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Time intensive! Techniques
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Help desks Trouble-ticket systems

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Software availability and usage Software configuration settings Hardware usage, maintenance, and troubleshooting Writing FAQs

Spring 2010

CSE 265: System and Network Administration

©2004-2010 Brian D. Davison

Administration Challenges

Need
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Broad knowledge of hardware and software To balance conflicting requirements
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Short-term vs. long-term needs End-user vs. organizational requirements Service provider vs. police model

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To work well and efficiently under pressure 24x7 availability Flexibility, tolerance, and patience Good communication skills

People think of sysadmins only when things don't work!
CSE 265: System and Network Administration ©2004-2010 Brian D. Davison

Spring 2010

Which OS to learn to admin?

Spring 2010

CSE 265: System and Network Administration

©2004-2010 Brian D. Davison

Why (Red Hat/Fedora) Linux?
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Need to use some OS to make ideas concrete Really only two choices:
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Windows (I'm not qualified) UNIX (and UNIX-like OSes such as Linux)

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Both are useful and common in the real world Linux is popular, free, and usable on personal machines, but also handles large-scale services Red Hat/Fedora is relatively polished, popular
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I've been using it since ~1996 There are, of course, many alternatives
CSE 265: System and Network Administration ©2004-2010 Brian D. Davison

Spring 2010

much is courtesy of www.kernel.org

What is Linux?

Linux is a clone of the operating system Unix, written by a loosely-knit team of hackers across the Net. It aims towards POSIX and Single UNIX Specification compliance. Like any modern fully-fledged Unix, Linux includes true multitasking, virtual memory, shared libraries, demand loading, shared copy-onwrite executables, proper memory management, and TCP/IP networking. Linux really refers to the kernel – most of the commands that you are familiar with are really separate programs, not specific to Linux, and often are part of the Free Software Foundation's GNU project. Linux was first developed for 32-bit x86-based PCs (386 or higher). These days it also runs on dozens of other processors. Linux is easily ported to most general-purpose 32- or 64-bit architectures as long as they have a paged memory management unit (PMMU) and a port of the GNU C compiler (gcc).
CSE 265: System and Network Administration ©2004-2010 Brian D. Davison

Spring 2010

Brief history of UNIX

Originated as a research project in 1969 at AT&T Bell Labs

Made available to universities (free) in 1976

Berkeley UNIX started in 1977 when UCB licensed code from AT&T. Berkeley Software Distribution started in 1977 with 1BSD, and ended in 1993 with 4.4BSD Licensing costs from AT&T increased, so Berkeley attempted to remove AT&T code, but ran out of funds before completion. Final release of AT&T-free code called 4.4BSD-Lite.

Most current BSD distributions (FreeBSD, NetBSD, OpenBSD) are derived from 4.4BSD-Lite.

Most commercial versions of UNIX (Solaris, HP-UX) are derived from the AT&T code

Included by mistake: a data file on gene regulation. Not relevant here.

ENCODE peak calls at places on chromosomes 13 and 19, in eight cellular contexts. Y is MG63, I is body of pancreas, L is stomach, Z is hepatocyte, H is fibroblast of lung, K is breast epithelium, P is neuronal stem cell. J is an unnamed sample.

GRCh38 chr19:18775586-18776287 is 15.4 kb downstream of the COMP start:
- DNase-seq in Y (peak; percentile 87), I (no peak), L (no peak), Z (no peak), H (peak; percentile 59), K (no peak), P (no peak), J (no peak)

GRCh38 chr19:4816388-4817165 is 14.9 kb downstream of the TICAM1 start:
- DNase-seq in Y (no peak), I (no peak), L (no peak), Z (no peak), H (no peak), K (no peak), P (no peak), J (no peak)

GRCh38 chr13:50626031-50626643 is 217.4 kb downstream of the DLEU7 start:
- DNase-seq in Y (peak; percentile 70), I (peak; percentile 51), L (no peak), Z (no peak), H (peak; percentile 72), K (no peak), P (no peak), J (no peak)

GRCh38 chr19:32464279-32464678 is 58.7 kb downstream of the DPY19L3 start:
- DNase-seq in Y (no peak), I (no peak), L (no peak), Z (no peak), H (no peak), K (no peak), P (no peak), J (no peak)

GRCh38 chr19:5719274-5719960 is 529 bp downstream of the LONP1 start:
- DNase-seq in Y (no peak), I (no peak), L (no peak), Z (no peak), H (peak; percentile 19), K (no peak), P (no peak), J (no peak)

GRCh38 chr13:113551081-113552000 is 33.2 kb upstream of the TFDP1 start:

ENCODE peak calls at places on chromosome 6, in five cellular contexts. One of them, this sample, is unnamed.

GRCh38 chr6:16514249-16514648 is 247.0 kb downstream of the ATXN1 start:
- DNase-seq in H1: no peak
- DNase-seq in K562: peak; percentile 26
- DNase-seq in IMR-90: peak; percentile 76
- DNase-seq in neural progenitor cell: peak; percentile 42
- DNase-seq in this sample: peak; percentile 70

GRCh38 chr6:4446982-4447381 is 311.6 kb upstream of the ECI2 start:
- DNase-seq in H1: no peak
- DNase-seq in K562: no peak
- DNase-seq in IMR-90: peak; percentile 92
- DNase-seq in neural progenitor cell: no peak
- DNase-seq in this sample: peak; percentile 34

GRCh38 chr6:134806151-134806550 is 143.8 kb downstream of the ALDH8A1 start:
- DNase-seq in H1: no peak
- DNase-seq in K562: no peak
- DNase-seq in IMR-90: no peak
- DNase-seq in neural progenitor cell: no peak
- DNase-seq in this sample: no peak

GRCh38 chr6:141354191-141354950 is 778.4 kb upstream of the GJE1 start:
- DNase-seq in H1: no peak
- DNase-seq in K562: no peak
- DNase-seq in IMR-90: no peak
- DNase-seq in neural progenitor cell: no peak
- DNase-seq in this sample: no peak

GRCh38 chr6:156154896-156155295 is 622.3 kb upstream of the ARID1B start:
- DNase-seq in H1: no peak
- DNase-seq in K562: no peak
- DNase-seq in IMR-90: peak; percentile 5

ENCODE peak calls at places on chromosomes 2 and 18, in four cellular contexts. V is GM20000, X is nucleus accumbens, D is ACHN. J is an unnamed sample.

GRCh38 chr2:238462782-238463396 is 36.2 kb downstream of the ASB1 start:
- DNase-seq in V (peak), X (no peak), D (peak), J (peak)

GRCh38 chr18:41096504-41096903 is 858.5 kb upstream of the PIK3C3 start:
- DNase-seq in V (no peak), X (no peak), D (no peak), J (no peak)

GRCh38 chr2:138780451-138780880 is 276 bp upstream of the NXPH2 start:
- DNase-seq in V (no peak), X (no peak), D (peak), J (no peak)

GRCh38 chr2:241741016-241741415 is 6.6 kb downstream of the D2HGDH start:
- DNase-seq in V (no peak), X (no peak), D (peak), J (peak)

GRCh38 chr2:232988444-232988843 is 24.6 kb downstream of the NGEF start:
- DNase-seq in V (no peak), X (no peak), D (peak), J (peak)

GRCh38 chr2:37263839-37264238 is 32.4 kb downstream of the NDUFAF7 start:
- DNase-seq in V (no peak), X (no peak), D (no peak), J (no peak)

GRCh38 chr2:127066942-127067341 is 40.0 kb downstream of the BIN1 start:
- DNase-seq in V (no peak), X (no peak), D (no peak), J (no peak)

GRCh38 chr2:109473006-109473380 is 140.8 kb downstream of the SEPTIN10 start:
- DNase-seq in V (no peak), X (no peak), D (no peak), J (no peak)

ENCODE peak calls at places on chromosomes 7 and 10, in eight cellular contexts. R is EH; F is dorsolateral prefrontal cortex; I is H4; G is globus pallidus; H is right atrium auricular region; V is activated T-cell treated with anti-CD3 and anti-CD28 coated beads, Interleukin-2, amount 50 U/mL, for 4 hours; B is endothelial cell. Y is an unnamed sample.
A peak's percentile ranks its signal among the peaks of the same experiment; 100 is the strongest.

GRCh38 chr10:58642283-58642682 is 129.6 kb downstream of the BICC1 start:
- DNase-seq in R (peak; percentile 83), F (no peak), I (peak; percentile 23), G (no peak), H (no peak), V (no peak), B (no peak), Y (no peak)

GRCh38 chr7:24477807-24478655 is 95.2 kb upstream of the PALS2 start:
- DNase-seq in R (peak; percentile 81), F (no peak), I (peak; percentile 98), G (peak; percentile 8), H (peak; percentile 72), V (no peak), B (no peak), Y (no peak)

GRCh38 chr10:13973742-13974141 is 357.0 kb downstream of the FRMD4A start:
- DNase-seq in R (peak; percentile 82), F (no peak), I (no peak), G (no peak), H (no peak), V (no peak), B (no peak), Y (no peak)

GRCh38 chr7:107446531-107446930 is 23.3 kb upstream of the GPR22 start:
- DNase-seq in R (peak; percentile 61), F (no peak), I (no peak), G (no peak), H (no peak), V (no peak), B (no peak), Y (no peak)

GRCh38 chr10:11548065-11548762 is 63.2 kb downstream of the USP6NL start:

CSE 265: System and Network Administration ©2004-2010 Brian D. Davison

Spring 2010

Brief history of Linux

Created as a personal project (and still controlled) by Linus Torvalds, a Finnish graduate student, in 1991 Conceived as an offshoot of Minix (a model OS)

Not derived from AT&T or BSD UNIX

Red Hat (one of many Linux vendors) founded in 1993 Kernel v1.0 released 1994 Most recent kernel release is 2.6.32
CSE 265: System and Network Administration ©2004-2010 Brian D. Davison

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Spring 2010

Where to get answers

Linux/UNIX documentation can be found in many places
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Manual pages (man pages, using man command) Texinfo documents (read with info command) HOWTOs – focused descriptions of a topic Distribution-specific documentation Your favorite Web search engine

Will typically find online versions of the above

Spring 2010

CSE 265: System and Network Administration

©2004-2010 Brian D. Davison

Where to get answers

Spring 2010

CSE 265: System and Network Administration

©2004-2010 Brian D. Davison

man pages
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Usually my first resource Provide OS installation-specific information Man pages document (almost) every command, driver, file format, and library routine “man -k topic” will list all man pages that use topic Parameters are not the same for every UNIX, e.g.:
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Linux: man 4 tty Solaris: man -s4 tty

Spring 2010

CSE 265: System and Network Administration

©2004-2010 Brian D. Davison

man page organization

Man pages are divided into sections (somewhat Linux specific)
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1: User-level commands and applications 2: System calls and kernel error codes 3: Library calls 4: Device drivers 5: Standard file formats 6: Games and demonstrations 7: Miscellaneous files and documents 8: System administration commands 9: Obscure kernel specs and interfaces 3M contains pages for math library Section “n” often contains subcommands (such as bash built-in cmds)

Some sections are subdivided
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Sections 6 and 9 are typically empty
CSE 265: System and Network Administration ©2004-2010 Brian D. Davison

Spring 2010

Where do we go from here?
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In this course, I'll assign homework projects that require root access on a RHEL/CentOS 5 system. In our first lab, you will be provided with a hard drive that can be used in the Sandbox lab (PL112) with the OS, and root privileges so that you will administer it. In addition, you can (and should) use
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the department Suns for most things A CentOS 5 system (on the CSE network) called edgar.cse.lehigh.edu to explore a minimal working system

See course web page for syllabus and schedule for topics and readings.
CSE 265: System and Network Administration ©2004-2010 Brian D. Davison

Spring 2010